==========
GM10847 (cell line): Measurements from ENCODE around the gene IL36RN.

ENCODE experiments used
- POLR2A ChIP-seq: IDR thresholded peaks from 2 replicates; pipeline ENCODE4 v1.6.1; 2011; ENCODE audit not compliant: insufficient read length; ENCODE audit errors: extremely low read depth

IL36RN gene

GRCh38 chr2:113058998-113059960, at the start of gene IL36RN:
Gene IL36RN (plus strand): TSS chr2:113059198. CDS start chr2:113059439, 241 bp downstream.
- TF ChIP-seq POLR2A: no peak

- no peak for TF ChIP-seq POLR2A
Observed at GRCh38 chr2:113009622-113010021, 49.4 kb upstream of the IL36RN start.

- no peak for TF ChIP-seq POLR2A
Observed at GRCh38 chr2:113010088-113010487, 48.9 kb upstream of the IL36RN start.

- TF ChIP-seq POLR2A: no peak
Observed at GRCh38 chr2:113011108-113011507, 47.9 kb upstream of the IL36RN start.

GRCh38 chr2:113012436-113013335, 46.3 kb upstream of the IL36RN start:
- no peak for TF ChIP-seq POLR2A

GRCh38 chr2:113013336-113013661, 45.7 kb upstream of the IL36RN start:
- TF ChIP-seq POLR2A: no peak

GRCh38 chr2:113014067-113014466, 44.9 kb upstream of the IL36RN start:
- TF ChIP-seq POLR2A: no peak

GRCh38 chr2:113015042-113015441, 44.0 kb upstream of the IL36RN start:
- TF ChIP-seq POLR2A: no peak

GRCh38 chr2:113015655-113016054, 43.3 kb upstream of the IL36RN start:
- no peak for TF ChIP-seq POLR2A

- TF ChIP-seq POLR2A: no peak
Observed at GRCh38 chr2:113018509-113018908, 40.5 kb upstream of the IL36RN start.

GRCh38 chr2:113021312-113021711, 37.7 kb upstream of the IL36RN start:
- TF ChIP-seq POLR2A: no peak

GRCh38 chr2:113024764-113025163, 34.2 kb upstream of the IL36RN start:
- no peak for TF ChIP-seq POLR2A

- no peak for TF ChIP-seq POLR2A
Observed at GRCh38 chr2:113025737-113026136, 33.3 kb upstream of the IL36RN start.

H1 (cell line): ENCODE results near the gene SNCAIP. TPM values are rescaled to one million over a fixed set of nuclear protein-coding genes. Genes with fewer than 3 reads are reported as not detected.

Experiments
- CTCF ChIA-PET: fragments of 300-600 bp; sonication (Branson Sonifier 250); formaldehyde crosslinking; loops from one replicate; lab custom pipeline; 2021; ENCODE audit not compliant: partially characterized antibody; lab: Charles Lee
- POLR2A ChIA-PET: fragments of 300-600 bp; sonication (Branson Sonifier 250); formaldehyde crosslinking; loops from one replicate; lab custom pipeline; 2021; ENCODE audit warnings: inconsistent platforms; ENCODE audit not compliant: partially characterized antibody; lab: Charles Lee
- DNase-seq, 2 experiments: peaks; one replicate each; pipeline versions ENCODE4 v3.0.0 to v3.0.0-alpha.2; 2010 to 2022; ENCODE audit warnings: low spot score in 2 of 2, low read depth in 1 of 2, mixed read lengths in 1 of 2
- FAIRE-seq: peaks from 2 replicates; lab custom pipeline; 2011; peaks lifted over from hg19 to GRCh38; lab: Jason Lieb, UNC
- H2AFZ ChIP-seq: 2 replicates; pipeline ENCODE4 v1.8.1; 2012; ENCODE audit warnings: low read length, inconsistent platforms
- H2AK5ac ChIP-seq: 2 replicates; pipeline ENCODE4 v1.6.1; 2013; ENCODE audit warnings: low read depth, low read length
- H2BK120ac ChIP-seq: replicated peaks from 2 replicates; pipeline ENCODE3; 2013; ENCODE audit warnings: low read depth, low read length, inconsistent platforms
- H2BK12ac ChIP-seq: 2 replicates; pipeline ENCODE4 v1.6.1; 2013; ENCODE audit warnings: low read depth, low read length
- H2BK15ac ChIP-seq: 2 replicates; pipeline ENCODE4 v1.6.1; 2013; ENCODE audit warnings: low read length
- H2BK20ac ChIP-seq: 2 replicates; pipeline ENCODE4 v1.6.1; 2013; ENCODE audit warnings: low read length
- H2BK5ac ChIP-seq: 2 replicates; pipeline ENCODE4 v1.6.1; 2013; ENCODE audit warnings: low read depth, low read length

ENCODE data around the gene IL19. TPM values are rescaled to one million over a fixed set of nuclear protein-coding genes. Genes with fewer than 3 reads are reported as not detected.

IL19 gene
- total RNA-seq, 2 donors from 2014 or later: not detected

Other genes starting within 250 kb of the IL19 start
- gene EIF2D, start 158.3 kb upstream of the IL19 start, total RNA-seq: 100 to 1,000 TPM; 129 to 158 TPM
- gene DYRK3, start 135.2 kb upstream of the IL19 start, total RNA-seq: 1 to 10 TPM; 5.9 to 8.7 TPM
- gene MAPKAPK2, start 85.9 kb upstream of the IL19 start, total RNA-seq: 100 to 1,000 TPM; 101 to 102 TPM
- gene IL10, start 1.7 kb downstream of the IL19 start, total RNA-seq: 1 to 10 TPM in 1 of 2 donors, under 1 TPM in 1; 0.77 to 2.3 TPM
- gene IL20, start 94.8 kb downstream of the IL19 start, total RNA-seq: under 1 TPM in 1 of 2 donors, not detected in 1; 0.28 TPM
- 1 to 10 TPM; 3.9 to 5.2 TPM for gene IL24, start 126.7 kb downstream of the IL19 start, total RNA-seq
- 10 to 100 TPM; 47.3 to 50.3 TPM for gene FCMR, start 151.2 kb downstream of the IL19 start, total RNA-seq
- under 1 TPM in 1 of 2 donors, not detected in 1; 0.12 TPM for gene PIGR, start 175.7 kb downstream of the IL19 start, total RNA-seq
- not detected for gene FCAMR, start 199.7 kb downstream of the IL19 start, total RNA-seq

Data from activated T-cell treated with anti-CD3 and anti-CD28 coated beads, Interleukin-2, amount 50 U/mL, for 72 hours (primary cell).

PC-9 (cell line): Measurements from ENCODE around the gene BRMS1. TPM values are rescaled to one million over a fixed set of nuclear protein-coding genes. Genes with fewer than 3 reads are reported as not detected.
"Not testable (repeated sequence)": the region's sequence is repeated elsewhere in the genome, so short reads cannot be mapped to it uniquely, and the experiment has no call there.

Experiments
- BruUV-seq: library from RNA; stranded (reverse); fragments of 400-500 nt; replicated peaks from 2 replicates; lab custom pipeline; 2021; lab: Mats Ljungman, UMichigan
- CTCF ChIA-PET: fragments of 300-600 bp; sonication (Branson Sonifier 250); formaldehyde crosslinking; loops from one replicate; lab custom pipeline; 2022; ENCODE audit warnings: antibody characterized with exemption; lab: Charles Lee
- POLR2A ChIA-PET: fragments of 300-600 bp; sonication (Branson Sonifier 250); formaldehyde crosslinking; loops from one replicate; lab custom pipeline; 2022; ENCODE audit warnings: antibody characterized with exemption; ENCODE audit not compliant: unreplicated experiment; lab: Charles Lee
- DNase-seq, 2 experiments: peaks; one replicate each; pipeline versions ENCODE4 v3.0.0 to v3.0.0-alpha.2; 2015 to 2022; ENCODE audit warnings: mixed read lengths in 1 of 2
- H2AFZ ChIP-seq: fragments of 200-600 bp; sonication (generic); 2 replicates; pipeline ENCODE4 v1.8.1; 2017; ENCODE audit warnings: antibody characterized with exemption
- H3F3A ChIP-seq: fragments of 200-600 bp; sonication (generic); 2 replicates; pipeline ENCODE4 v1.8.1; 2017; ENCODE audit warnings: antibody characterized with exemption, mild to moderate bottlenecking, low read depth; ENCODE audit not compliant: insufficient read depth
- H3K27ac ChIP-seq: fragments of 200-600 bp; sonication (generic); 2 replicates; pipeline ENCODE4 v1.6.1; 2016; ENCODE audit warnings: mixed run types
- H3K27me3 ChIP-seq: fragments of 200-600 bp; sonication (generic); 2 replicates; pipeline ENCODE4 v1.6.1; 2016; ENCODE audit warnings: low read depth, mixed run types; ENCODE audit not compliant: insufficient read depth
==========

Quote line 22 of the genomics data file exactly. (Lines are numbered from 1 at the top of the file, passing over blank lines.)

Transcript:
GRCh38 chr2:113015655-113016054, 43.3 kb upstream of the IL36RN start: